BA Liberal Arts with International Study

Year of entry: 2024

Course unit details:
Truth and Truth Telling

Course unit fact file
Unit code RELT10522
Credit rating 20
Unit level Level 1
Teaching period(s) Semester 2
Available as a free choice unit? Yes


Truth and Truth Telling introduces students to theories of truth in continental philosophy and explores contemporary politics of truth telling.


The famous dialogue between Jesus and Pilate on ‘What is truth’ introduces students to two different understandings of truth: epistemological truth and performative truth. This categorical distinction is reflected in the course title and subsequently determines the structure of the course.


In the first part (5 weeks) epistemological truth is explored by a detailed study of philosophical theories of truth, ranging from Aristotle to Nietzsche.


In the second part (6weeks) the performative aspect of truth telling will be discussed. Students will concentrate on Michel Foucault’s seminal text Fearless Speech in order to analyse classic problems such as ‘belief versus knowledge’ in the light of contemporary debates on ‘fake news’ or ‘new ideological truth regimes’ such as the phenomenon of the ‘influencer’.

Weeks 8 and 9: This part of the course will be dedicated to the existential dimension of truth telling and to a case study of the Truth and Reconciliation Commission in South Africa.


  • To develop critical thinking through the study of classic theories of truth and engaging with contemporary debates based on a close reading of key texts.
  • To appreciate the ethical and political aspects of truth telling.
  • To understand the historical development of truth theories in analytic and continental philosophy.
  • To acquire critical and analytical skills to examine contemporary forms of truth telling


Knowledge and understanding

  • To have acquired a sound knowledge of classical philosophical truth theories 
  • To become aware of the historical transformation of key concepts in the discourse on truth and truth telling. 
  • To gain an in-depth familiarity with epistemology and performative speech.
  • To understand the difference between the epistemological and existential dimension of truth telling.


Intellectual skills

  • To be able to be critical about the current phenomena and practices of truth telling.
  • To enhance contextual awareness and improve hermeneutical skills in reading primary texts.
  • To gain firm understanding of using different methodologies in analysing media sources.
  • To acquire solid knowledge and research skills in using online databases such as JSTOR


Practical skills

  • To gain experience of working to fulfil the requirements of a specified brief.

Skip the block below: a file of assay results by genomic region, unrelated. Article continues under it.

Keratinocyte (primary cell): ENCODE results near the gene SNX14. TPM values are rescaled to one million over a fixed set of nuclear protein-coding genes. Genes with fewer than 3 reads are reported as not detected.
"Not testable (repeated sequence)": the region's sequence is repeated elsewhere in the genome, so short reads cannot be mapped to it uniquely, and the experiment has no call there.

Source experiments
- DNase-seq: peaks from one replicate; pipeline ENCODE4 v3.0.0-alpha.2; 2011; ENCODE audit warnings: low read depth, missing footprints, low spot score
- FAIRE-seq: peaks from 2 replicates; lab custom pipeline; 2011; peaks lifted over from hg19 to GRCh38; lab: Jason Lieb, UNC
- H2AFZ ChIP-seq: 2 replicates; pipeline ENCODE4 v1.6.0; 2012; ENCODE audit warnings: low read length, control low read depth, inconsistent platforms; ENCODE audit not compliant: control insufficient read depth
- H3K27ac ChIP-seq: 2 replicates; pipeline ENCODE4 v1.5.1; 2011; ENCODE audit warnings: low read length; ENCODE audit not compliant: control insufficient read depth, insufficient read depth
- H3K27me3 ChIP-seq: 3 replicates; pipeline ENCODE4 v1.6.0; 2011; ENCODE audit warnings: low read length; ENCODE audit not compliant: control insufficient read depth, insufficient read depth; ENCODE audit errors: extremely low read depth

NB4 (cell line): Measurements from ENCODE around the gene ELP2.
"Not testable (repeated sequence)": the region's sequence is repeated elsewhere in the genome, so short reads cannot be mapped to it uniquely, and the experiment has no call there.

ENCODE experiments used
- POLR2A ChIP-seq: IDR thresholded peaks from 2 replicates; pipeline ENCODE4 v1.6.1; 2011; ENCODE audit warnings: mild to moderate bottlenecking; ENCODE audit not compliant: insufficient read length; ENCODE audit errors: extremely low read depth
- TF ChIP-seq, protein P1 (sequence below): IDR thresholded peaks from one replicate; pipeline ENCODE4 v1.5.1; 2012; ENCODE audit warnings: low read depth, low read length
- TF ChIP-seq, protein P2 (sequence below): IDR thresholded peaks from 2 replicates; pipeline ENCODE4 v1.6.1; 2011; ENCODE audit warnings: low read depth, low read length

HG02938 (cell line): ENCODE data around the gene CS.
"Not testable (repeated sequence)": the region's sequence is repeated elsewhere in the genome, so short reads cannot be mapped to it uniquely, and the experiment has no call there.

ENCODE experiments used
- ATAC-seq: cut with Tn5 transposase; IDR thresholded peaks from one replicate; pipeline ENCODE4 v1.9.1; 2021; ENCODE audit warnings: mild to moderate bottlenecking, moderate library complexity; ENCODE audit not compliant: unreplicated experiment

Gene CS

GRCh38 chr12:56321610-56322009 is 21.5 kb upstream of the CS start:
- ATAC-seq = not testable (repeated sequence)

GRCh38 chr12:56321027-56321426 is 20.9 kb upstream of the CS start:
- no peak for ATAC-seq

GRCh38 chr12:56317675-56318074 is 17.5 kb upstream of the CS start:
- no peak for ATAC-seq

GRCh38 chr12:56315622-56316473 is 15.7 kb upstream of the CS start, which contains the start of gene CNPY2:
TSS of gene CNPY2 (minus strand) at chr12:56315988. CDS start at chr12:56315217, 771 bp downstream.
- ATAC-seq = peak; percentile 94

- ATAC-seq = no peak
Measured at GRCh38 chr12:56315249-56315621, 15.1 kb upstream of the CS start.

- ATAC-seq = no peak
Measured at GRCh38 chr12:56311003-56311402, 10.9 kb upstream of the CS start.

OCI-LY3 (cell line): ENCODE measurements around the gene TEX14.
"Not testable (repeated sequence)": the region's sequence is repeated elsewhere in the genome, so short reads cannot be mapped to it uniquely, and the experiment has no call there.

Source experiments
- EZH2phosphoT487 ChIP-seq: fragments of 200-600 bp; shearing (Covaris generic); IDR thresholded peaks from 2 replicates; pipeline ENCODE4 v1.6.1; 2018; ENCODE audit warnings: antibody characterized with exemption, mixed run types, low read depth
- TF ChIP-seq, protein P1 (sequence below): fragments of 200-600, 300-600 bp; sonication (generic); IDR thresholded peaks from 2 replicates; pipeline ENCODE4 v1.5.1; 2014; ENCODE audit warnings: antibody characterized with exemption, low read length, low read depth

• To practice working as part of a team.


Transferable skills and personal qualities

-          To understand and critically evaluate contemporary forms of truth telling and their ideological background.

-          To manage and undertake self-defined research tasks and present the outcomes to a wider audience

To develop competence in textual analysis and academic writing.

Employability skills

Analytical skills
- Careful generalisation on the basis of analysis of specific examples
Group/team working
- Working as part of a team
Project management
- Working to fulfil the requirements of a specified brief
Oral communication
- Communication skills (written or oral)
- Research skills
- General knowledge of organisation theory - Philosophical and Religious truth theories - Critical awareness of different contemporary political, social and theological ideologies - Profound and informed knowledge of performative aspects of truth telling

Assessment methods

Essay plan 0%
Essay 100%


Feedback methods

Feedback method

Formative or Summative

Written feedback on draft essay plan


Verbal and peer feedback on draft essay plan


Written and verbal feedback on essay



Recommended reading

Compulsory Readings:

Butler, Judith. Excitable Speech. A Politics of the Performative (London: Routledge, 1997).

Foucault, Michel. Fearless Speech (Los Angeles: Semiotext(e), 2001).

Nietzsche, Friedrich. ‘Truth and Lies in a Nonmoral Sense In: On Truth and Untruth, ed. and tr. by Taylor Carman (New York: Harper Perennial Modern Classics, 2010), pp. 15-51.

Ward, Graham. Unbelievable. Why we belief and why we don’t (New York: I. B. Taurus, 2014).


General Readings and online resources:

Glanzberg, Michael (ed). The Oxford Handbook of Truth (Oxford: Oxford University Press, 2018).

JSTOR: (accessible via your University account)

For digitised primary sources:


Also recommended online sources:

Week 7: Michel Foucault at Berkeley (audio):

Week 9: Explore the links attached to the Wikipedia entry:


Study hours

Scheduled activity hours
Lectures 22
Seminars 11
Independent study hours
Independent study 167

Teaching staff

Staff member Role
Michael Hoelzl Unit coordinator

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